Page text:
Things Americans Don't Know About America
Most Americans consider themselves as fairly knowledgeable about their country's history. They could probably tell you that Abe Lincoln was the 16th president or that Teddy Roosevelt was a proud "Trust Buster" or, at the very, very least, that we've been around since 1776 (and formally so since 1789).
But beyond the basics, there are a few crazy facts about America that most people never heard before. Ahead, beef up your trivia knowledge and get ready for 15 facts about the U.S.A. that will blow your mind.
1. Russia sold Alaska to the United States for 2 cents per acre
Talk about a bargain buy! The largest state in the nation by far is Alaska, and it came cheap at just $7.2 million total. In just 50 years following the purchase, America made their money back more than 100 times over. The Russians probably didn’t know about the gold, right?
2. The Deadliest Job In the Country Is: President
Statistically speaking, no job in the United States of America is more deadly than that of the president. Think about it: 45 men have held the title. Four of those men were assassinated in office (Abraham Lincoln, John F. Kennedy, James A. Garfield, and William McKinley), while four died of natural causes (William Henry Harrison, Zachary Taylor, Warren Harding, and Franklin Delano Roosevelt). That's a rate of almost 18 percent, or nearly 1 out of 5 who died on the job. Would you apply for a job with those kind of stats?
3. There is no official language in the United States
Welcome to the melting pot, where most people speak English, a huge portion of people speak Spanish, and if you speak just about any other language you’re bound to find a community of folks who share that same form of communication. There are more than 350 languages spoken in the U.S.
4. Independence Day Didn't Happen on July 4th
Nope, July 2nd was the day that Congress voted to free us from British rule. However, the Fourth of July is when John Hancock wrote the first signature on the Declaration of Independence in order to spread the word of the vote. Fifty-six men signed the document that announced intended independence from British rule.
5. Arizona and Hawaii don’t observe daylight savings time
Many people believe that daylight savings time was implemented for farmers, but that’s not true. In fact, most farmers are against it. The practice started during WWI in the German Empire. And despite all the opposition, most of the country follows it — except for Arizona and Hawaii.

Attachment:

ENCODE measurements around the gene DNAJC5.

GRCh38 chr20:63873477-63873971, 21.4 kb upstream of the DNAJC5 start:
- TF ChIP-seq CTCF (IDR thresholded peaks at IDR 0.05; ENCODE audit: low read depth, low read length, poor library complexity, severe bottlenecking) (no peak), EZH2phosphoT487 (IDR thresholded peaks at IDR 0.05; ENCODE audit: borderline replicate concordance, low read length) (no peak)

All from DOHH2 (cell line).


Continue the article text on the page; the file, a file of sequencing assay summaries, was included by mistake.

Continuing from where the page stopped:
6. Speaking of the Declaration Of Independence, Eight of the 56 Signers Were British
Fifty-six men signed the Declaration of Independence from England, eight of whom were actually…British. Sure, the majority of the signers were native-born Americans, but eight heralded from across the Atlantic. Two were from England, one from Wales, two from Scotland, two from Ireland, and one from Northern Ireland.
7. In the U.S., 40% of babies are born to unmarried women
It wasn’t always this way, but for the eighth year in a row, a whopping 40% of all babies were born to unwed mothers. That’s in stark contrast to 1940, when just 3.8% of babies had unmarried parents. That number didn’t hit 10% until 1969.
8. The Original Capital of the United States Was Philadelphia
The country's capital wasn't always Washington, D.C. As stipulated by the Residence Act, Philly was made to be the temporary capital of the newly created United States of America between 1790 and 1800, while Washington, D.C., was being built. Today, you can still find many famous pieces of early U.S. history through the city of Philadelphia.
9. Most presidents were born in Virginia
Maybe it’s because of the close proximity to the nation’s capital? Whatever the reason, eight United States presidents were born in Virginia, including four of the first five. They were George Washington, Thomas Jefferson, James Madison, James Monroe, William Henry Harrison, John Tyler, Zachary Taylor, and Woodrow Wilson.
10. The United States' Debt Per Person Is $54,000
Ouch! Here are some more (probably related) stats. Approximately 48 percent of all Americans are currently either considered to be low income or are living in poverty. The Federal Reserve Bank of New York estimates that 167,000 Americans have more than $200,000 in student loan debt. The unemployment rate is currently 4 percent, according to the most recent figures from the Bureau of Labor Statistics.